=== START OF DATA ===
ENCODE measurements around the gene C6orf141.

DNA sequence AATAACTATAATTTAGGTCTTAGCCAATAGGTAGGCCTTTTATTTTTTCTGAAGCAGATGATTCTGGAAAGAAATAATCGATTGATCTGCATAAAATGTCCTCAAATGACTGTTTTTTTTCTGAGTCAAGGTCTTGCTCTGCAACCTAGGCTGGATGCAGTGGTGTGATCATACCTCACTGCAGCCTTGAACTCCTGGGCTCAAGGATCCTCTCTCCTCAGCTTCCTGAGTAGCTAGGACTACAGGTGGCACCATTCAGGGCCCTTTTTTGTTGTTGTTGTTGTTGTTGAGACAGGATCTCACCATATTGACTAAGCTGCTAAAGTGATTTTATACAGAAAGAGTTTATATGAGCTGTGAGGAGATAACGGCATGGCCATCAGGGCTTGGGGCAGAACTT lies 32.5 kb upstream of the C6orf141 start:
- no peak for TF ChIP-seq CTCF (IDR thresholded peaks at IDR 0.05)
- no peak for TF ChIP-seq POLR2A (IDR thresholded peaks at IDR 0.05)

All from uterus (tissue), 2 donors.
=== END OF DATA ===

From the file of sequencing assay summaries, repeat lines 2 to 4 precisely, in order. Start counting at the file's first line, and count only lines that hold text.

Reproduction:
DNA sequence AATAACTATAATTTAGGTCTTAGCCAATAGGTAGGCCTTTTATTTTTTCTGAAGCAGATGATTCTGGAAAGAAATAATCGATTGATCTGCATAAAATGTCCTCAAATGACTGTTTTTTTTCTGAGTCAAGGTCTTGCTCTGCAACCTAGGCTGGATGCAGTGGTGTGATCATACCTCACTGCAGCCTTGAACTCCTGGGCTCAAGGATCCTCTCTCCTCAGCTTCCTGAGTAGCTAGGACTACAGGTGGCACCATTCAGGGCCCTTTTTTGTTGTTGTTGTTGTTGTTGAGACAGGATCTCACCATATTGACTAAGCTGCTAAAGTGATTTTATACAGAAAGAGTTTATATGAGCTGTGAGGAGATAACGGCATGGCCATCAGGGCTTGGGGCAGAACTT lies 32.5 kb upstream of the C6orf141 start:
- no peak for TF ChIP-seq CTCF (IDR thresholded peaks at IDR 0.05)
- no peak for TF ChIP-seq POLR2A (IDR thresholded peaks at IDR 0.05)